open source governmentRecently, the Sunlight Foundation, the Congressional Data Coalition and the OpenGovFoundation announced that constituents of the U.S. House of Representatives can now choose open source software over proprietary software to better suit their technology requirements and projects.

“Members, Committees, and staff within the U.S. House of Representatives are now able to use official resources to procure open source software to fully participate in open source software communities, and to contribute software code developed with taxpayer dollars back to the public under open source license,” a June 2015 release stated.

But the U.S. government is just one of many across the globe that are increasingly turning to open source software to reduce IT costs and improve their overall processes with more advanced technologies. We have looked at the government in India who has recently introduced a new policy to make it mandatory for the nation’s government offices to use open source software across the board.

Because open source software enables users and developers to collaborate in an open forum manner, oftentimes the software experiences more rapid innovations than proprietary software, which must be managed, updated and maintained by a closed vendor.  As such, open source software is growing increasingly attractive to government members due to its efficiency, reusability and accessibility.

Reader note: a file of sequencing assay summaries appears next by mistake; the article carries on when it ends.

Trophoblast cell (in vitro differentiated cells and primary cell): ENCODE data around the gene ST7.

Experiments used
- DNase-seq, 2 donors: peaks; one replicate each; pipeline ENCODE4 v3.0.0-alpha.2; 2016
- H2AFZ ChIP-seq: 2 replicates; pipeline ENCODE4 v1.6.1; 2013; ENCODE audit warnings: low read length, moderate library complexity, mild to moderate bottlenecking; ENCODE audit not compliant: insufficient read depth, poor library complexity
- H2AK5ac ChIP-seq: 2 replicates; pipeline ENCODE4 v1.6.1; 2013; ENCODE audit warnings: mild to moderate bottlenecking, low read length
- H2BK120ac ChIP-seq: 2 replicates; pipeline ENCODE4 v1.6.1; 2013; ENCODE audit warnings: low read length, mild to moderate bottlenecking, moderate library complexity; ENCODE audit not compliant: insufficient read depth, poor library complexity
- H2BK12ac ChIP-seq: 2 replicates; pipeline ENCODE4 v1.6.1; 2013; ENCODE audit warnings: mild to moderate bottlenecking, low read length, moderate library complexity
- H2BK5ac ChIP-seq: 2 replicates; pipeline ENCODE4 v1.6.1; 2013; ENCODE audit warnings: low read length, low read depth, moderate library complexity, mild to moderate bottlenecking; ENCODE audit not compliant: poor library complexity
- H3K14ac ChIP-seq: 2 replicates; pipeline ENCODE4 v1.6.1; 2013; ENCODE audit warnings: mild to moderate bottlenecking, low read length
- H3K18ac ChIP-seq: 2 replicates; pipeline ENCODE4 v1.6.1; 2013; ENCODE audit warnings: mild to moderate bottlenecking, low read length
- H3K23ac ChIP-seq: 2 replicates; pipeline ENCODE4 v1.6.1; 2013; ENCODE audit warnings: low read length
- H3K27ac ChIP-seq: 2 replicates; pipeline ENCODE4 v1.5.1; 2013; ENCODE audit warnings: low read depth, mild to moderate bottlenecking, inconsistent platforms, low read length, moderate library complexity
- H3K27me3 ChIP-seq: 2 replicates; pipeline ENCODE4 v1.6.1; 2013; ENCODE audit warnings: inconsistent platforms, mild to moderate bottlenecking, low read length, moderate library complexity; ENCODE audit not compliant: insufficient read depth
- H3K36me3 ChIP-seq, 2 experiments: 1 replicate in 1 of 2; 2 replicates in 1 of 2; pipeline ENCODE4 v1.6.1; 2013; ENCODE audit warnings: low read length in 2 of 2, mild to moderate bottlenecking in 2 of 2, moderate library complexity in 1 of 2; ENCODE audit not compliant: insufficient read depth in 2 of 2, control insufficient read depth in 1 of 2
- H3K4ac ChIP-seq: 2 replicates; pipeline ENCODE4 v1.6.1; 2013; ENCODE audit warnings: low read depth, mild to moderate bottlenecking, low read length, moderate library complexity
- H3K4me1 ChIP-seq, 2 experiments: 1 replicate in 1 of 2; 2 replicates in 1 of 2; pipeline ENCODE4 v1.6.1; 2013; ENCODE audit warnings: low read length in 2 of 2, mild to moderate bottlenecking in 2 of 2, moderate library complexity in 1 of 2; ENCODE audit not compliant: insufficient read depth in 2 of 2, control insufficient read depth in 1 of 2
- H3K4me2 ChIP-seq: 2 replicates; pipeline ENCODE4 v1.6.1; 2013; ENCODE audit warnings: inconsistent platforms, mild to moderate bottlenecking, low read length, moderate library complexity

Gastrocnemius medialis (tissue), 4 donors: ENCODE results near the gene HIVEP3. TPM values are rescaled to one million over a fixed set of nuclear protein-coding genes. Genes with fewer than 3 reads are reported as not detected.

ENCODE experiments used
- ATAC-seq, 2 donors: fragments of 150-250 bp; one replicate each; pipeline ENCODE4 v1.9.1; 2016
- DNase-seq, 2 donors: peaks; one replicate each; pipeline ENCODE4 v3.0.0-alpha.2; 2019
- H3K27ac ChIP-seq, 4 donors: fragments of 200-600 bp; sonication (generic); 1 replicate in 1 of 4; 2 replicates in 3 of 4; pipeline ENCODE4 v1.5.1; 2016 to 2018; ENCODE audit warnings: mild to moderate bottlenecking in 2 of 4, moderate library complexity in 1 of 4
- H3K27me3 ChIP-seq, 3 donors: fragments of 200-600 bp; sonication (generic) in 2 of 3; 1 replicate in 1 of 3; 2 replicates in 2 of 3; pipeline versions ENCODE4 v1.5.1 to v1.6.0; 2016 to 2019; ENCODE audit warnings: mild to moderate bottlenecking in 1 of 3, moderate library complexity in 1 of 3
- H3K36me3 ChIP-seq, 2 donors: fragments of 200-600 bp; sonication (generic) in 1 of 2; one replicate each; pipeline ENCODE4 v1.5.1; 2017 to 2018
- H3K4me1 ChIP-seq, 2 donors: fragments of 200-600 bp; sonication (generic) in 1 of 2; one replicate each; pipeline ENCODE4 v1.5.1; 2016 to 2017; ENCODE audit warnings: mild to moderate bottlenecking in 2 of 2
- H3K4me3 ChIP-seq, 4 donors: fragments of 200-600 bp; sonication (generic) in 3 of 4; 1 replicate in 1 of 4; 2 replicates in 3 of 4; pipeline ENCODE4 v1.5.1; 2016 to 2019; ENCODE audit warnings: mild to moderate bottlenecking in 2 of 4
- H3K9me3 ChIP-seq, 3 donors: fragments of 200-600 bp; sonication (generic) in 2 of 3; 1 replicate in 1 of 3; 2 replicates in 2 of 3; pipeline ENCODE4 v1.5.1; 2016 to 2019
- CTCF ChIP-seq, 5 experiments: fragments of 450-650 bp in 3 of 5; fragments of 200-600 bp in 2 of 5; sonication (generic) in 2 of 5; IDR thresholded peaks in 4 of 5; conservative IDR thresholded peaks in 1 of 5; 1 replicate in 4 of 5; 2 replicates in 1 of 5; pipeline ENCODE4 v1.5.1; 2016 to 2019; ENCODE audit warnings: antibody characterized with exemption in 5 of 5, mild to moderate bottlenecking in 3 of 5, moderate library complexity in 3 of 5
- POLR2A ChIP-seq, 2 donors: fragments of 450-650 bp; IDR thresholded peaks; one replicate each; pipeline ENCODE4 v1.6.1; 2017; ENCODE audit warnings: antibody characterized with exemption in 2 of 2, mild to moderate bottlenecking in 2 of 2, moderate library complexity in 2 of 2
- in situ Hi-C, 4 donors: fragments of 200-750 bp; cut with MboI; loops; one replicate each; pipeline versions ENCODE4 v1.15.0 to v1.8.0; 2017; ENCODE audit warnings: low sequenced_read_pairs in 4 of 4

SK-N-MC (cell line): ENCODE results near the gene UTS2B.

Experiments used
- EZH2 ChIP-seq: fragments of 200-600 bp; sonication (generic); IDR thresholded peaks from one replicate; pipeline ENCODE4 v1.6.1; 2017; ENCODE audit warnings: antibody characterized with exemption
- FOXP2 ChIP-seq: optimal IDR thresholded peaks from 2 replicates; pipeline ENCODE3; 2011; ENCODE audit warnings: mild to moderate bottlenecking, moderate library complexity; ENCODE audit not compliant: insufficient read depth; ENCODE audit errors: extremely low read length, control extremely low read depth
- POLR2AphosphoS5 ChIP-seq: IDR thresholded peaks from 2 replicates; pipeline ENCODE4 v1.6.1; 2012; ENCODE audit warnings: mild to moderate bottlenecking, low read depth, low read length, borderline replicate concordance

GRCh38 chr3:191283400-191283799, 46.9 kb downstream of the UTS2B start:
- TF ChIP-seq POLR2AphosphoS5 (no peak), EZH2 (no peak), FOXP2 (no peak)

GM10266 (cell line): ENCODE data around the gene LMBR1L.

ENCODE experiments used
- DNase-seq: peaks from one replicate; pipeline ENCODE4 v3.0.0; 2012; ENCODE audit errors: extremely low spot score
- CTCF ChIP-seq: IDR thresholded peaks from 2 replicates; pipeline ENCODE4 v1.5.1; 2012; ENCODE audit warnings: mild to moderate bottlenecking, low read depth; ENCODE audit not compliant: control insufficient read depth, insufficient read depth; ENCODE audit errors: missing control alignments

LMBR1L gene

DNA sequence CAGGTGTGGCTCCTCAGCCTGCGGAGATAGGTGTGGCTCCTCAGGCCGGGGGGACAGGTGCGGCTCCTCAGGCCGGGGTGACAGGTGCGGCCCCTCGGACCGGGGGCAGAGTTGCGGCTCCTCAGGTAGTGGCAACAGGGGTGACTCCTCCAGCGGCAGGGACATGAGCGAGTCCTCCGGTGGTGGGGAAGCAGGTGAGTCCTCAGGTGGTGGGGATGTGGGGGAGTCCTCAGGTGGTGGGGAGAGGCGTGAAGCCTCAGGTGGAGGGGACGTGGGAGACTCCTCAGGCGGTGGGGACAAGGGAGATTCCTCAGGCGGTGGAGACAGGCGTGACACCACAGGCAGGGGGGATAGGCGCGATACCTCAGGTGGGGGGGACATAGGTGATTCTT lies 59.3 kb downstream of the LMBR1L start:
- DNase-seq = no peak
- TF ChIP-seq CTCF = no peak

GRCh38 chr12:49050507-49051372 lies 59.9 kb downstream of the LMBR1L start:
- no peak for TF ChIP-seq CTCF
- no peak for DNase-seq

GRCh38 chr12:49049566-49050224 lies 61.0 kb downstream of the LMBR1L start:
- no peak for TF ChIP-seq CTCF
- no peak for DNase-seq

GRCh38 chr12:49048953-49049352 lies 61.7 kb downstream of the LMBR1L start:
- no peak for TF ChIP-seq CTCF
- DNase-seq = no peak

For example, now that the U.S. House of Representatives can leverage open source software, members and committees are able to create tools that benefit taxpayers more suitably than proprietary software could allow. Tools based on open source software—such as the Sunlight Foundation’s tool that alerts users about legislative changes, new regulations, court decisions, etc.—allow the House to quickly and easily share new technologies with the greater public.

Additionally, open source software is also providing improvements for government officials behind the scenes. For instance, the technology is often touted for its ability to streamline data aggregation and analysis. As a result, government officials are able to gain access to real-time analytics which enables them to receive information faster and more easily than with proprietary software that might not have the same speed or quality.

The government’s endorsement of open source software is a milestone for the greater coding community as it substantiates its true value compared to proprietary software.

What are your thoughts about open source software in the government? Share them with us in the comments section below!